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Waiting for Dorner

And then an unfamiliar car comes through the neighborhood, one with tinted windows so no one can see the driver, and it passes right by the house you’re guarding and slows down a bit but keeps going.  “We need to ID the driver,” someone says over the radio, so you go after the car until you can get close to it and try to get a look inside.  And you pull up next to it at a traffic light and try to see inside but the tinted windows make it hard.  And you realize that if it is the killer, you might not know who he is but he sure knows who you are.  And if it’s him, he’s got a gun pointed at you right now, and the last thing you’re going to see is that tinted window breaking when the bullet comes out heading right at . . . you.

Then you hear about an officer-involved shooting way down in Temecula, about a hundred miles from L.A., and again you think they got him, but a little later you find out it had nothing to do with the guy you’re looking for.  And you remember that all the ordinary trouble and strife is still happening out there; the killer is not the only bad guy on the loose, only the worst of them.

But then comes other news: the killer stole a car up near Big Bear, or maybe it was a truck.  The cops are chasing him.  No, now they don’t know where he is, but he’s driving a white pickup truck.  And you calculate how long it would take to drive from Big Bear to where you are, and God help the next person who comes down the street in a white pickup truck.

And then on the news radio stations the reports start coming in: they’ve found him.  He’s surrounded in a cabin near Big Bear.  There’s been more shooting.  Two sheriff’s deputies have been hit.  They’ve been flown to a hospital.  And a little later you learn that one of them has died and now that’s four people dead, four people who never knew the killer, never met him, never even saw him before in their lives.  And he thinks he got a raw deal.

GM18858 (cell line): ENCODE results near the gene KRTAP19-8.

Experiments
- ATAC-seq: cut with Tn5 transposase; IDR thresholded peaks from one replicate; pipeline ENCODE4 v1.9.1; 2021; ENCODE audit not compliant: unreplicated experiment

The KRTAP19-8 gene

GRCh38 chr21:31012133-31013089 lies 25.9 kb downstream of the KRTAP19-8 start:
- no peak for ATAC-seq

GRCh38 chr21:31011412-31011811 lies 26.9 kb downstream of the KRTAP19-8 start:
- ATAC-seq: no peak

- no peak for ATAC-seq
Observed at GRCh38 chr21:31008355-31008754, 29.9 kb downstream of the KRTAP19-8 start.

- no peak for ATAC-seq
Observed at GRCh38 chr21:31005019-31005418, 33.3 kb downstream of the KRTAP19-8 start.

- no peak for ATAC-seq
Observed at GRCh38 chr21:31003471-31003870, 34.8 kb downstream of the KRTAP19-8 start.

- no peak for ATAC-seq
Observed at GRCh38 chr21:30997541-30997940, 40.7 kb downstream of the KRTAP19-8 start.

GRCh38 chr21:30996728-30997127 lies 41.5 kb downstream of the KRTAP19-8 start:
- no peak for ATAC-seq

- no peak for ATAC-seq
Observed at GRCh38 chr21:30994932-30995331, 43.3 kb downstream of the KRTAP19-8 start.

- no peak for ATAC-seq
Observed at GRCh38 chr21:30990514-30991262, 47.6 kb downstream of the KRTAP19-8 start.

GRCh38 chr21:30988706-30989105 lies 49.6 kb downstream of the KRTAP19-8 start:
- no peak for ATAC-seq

Then, as night begins to fall, you hear the reports of the cabin going up in flames, and you think, well, if that’s what it takes.  But even as the cabin is reduced to ashes there are rumors that the killer has escaped.  He stole a police car and made it down the mountain.  Or it wasn’t even him up there in the first place.  And it seems like the fourth act in some horror movie where everyone thinks the monster is dead but he really isn’t and he kills a few more people before the good guys win and the credits roll and the lights come on.

They tell you the protection details will continue, because maybe, just maybe, the killer wasn’t caught in that fire after all.  And then you’re replaced by the next shift, and as you drive home you listen to the news hoping someone is going to say it’s all over.  But they won’t say it, not yet.  Not until they find a body in there, and even then not until they identify it.  When you get home, even though you haven’t had much sleep lately you can’t help but watch the news, and you learn that, yes, they did find a body but, no, they don’t know who it is because it’s been burned so badly.  But then you hear they found a wallet with the killer’s driver’s license in it, so even though there’s no positive identification through DNA or dental records yet, you can go back to your regular duties because, finally, it’s all over.

All over that is, but for the antics of the odd band of people who profess support for the killer, who are getting organized on Facebook and staging protests at the LAPD headquarters building and asking questions like, “Why couldn’t we hear [the killer’s] side?”  To which you want to answer, Maybe we’ve heard just about enough of his side.

And when you think it can’t get any worse there’s the inane commentary on television, like from the guy on CNN, some moral midget with a PhD, who talks about how “exciting” it all was and how the killer was some kind of “superhero.”  And you think, “What?”  And you wonder how much more of a superhero the killer might have been if he had murdered ten people.  A hundred?

And maybe that’s something to shoot for, if you’ll pardon the expression, for the next guy looking for a novel way to have his grievances aired.  Won’t that be exciting?

(Thumbnail on PJM homepage assembled from multiple Shutterstock.com images.)